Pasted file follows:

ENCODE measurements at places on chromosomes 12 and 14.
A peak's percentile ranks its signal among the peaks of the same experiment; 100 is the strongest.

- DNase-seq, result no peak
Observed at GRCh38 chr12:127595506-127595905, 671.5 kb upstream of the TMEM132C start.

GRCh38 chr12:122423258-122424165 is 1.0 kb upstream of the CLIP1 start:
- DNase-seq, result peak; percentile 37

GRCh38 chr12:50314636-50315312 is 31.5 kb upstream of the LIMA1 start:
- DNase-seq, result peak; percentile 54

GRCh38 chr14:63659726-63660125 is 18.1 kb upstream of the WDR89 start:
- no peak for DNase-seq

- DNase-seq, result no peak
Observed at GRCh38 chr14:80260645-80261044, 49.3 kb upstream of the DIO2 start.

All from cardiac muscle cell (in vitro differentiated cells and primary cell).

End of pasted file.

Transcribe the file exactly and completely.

ENCODE measurements at places on chromosomes 12 and 14.
A peak's percentile ranks its signal among the peaks of the same experiment; 100 is the strongest.

- DNase-seq, result no peak
Observed at GRCh38 chr12:127595506-127595905, 671.5 kb upstream of the TMEM132C start.

GRCh38 chr12:122423258-122424165 is 1.0 kb upstream of the CLIP1 start:
- DNase-seq, result peak; percentile 37

GRCh38 chr12:50314636-50315312 is 31.5 kb upstream of the LIMA1 start:
- DNase-seq, result peak; percentile 54

GRCh38 chr14:63659726-63660125 is 18.1 kb upstream of the WDR89 start:
- no peak for DNase-seq

- DNase-seq, result no peak
Observed at GRCh38 chr14:80260645-80261044, 49.3 kb upstream of the DIO2 start.

All from cardiac muscle cell (in vitro differentiated cells and primary cell).